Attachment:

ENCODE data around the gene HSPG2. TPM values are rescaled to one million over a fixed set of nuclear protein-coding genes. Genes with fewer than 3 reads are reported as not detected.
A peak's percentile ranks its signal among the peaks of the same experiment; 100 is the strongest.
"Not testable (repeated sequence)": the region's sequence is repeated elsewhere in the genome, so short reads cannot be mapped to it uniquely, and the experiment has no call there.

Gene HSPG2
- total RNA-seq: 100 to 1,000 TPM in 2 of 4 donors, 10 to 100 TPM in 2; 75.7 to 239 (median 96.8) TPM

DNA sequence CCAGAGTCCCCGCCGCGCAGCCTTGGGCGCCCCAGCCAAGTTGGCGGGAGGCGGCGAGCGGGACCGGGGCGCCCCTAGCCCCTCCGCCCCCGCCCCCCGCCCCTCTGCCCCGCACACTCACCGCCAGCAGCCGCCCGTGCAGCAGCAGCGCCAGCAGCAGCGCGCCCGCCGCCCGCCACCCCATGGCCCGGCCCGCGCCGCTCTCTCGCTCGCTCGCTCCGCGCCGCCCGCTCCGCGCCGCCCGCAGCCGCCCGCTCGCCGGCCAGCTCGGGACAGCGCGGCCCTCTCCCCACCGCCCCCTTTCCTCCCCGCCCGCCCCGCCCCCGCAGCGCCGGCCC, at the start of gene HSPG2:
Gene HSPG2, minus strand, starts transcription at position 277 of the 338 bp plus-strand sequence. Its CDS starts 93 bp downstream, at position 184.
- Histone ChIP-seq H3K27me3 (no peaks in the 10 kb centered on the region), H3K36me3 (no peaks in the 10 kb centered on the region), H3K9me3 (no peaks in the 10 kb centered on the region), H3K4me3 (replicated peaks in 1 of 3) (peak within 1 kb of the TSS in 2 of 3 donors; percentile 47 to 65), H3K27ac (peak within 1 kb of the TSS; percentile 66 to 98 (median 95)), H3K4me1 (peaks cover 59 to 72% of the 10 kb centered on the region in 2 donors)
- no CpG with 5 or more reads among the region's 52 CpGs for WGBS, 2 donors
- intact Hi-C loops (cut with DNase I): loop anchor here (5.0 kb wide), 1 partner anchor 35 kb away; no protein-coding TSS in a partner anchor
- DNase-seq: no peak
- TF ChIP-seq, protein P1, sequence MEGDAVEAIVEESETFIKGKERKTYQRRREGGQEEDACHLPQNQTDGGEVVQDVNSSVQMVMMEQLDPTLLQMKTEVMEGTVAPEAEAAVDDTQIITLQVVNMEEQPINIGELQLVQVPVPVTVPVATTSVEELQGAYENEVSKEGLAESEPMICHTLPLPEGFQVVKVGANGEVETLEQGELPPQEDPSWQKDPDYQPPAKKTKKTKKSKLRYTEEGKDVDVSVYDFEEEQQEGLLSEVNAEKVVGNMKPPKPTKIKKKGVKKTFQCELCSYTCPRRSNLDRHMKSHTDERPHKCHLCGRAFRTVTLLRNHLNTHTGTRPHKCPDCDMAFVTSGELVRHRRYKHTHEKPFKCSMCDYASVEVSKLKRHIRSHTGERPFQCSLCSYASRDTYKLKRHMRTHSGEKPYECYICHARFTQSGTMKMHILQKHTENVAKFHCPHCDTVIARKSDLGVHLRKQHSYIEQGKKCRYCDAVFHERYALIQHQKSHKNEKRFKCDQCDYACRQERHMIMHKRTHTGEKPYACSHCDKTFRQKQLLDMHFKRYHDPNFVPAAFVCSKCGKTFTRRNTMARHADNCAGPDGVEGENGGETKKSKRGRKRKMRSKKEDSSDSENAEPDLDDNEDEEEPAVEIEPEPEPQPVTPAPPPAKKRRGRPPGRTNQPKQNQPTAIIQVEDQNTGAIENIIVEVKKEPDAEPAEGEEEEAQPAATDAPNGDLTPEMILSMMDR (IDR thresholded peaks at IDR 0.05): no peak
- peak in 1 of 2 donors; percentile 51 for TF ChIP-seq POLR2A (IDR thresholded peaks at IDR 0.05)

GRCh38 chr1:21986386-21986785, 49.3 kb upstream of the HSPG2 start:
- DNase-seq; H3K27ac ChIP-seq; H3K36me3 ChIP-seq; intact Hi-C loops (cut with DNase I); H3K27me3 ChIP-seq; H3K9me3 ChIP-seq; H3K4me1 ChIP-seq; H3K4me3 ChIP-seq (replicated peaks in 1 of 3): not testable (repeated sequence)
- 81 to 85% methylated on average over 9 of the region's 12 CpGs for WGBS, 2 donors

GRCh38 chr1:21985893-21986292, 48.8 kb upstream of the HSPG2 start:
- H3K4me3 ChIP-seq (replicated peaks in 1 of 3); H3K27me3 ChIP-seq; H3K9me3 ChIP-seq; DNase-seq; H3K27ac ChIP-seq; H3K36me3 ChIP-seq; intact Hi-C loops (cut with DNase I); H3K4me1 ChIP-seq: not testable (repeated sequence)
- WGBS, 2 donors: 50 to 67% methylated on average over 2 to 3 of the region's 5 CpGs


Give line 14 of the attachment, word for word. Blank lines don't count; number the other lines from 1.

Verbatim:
GRCh38 chr1:21986386-21986785, 49.3 kb upstream of the HSPG2 start: